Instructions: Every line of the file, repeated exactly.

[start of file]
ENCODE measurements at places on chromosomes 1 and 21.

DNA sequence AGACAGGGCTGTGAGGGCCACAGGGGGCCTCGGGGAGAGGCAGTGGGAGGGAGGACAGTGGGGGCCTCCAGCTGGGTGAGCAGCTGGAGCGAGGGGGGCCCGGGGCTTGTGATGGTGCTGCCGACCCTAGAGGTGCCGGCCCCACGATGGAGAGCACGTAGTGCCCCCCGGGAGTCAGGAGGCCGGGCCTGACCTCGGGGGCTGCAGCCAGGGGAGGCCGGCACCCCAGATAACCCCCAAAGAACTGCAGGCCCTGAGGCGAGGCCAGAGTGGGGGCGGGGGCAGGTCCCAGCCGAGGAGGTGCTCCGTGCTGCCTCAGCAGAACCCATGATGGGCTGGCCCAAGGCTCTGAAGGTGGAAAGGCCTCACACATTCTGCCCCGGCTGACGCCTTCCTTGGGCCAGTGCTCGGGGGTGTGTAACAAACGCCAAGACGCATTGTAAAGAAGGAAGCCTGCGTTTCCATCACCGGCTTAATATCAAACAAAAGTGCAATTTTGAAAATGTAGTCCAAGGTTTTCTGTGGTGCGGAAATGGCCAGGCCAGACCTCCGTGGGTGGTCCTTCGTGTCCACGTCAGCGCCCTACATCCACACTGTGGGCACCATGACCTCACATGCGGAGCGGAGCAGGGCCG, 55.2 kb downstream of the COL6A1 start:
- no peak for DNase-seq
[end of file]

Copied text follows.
ENCODE measurements at places on chromosomes 1 and 21.

DNA sequence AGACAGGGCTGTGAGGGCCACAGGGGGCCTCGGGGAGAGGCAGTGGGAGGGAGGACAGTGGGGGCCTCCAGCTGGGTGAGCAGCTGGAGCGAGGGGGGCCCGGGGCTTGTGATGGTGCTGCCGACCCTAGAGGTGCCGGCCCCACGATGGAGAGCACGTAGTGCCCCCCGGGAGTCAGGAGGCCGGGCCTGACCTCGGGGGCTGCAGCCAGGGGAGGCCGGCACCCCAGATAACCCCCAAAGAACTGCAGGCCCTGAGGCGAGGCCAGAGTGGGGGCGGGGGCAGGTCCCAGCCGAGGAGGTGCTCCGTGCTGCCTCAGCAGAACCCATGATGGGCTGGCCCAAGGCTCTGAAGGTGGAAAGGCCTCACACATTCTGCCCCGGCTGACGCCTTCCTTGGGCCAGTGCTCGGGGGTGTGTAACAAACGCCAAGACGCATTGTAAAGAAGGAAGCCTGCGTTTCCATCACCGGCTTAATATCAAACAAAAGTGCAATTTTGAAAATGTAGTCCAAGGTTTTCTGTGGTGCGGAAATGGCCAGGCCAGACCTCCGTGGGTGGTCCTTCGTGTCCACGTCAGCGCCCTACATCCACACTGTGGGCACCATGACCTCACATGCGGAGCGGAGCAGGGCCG, 55.2 kb downstream of the COL6A1 start:
- no peak for DNase-seq